Edited by Mikael Scherdin and Ivo Zander
Chapter 7: Distant Relations: Art Practice in a Global Culture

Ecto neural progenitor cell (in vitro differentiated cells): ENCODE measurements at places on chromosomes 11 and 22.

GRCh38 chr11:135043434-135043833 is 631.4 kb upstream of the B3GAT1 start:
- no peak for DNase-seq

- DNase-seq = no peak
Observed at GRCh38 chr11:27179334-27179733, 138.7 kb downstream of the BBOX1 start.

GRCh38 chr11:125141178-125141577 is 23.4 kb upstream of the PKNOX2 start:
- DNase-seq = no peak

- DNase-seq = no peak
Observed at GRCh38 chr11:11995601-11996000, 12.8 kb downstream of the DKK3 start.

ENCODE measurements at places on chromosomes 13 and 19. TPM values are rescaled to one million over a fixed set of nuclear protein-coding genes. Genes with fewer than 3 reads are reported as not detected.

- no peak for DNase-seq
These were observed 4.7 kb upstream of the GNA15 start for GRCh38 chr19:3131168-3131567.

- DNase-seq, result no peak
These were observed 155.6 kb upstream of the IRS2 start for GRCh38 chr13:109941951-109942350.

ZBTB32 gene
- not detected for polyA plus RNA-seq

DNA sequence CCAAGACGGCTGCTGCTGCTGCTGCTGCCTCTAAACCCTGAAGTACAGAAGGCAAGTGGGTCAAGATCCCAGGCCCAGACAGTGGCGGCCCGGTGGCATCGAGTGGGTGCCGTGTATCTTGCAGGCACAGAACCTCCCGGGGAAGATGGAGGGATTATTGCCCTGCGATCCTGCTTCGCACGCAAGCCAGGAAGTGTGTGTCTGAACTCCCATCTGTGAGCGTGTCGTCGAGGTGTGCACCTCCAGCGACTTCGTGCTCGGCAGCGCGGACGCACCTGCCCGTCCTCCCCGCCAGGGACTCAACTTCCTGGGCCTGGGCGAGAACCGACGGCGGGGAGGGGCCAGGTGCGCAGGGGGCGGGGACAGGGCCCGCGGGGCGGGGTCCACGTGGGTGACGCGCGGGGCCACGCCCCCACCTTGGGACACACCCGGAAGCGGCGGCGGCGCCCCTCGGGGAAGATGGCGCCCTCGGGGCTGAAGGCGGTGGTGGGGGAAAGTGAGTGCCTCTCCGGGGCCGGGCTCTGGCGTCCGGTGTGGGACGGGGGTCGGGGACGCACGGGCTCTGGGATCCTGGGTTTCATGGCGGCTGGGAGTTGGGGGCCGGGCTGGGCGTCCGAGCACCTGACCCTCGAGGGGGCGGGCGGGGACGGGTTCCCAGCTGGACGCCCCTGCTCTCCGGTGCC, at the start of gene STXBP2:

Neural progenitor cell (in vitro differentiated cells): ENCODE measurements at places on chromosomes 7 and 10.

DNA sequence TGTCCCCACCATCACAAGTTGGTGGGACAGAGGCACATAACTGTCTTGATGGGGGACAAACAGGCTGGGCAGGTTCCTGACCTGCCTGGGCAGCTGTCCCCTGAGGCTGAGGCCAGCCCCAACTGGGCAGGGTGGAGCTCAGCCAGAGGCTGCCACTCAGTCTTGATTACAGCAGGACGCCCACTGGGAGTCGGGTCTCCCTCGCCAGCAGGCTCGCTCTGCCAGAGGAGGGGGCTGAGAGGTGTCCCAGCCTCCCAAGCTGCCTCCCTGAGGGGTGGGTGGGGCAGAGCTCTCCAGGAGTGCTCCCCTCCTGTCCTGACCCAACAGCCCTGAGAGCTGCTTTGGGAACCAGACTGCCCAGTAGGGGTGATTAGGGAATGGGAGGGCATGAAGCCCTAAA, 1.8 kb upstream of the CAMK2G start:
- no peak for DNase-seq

Morten Søndergaard The passion to know everything, to read everything, to give no quarter, no pretext, to the European, but also to know well what the European does not know and what he considers his own, the Popol Vuh and Descartes. And, above all, to demonstrate to the European that there is no excuse not to know other cultures . . . (Carlos Fuentes, 1980) The role of art in globalized culture is not so much a question of the market entering the art world as one might think. The market and the commercial strategies are, after all, only a very small part of Western Culture – for better and for worse, it is really Western humanism, not the market that is being globalized. This is the true meaning of a Global Culture: Western European Culture has reached its end station. On the approaching horizon completely new ways of looking at the world, construing reality, and understanding the way we think are emerging. . . distant relations are approaching each other. And they are not, as one might think, of the North American variety. If you explore the cultural history of both Europe and America, you will soon discover that distant relations are a leitmotif in the development of the so-called ‘Western’ humanistic culture. You only have to scrape off a few layers of the Greek and Roman cultures to realize that what we call the Middle East and North Africa today were once predominant in the creation of that which we call Europe. Greek...
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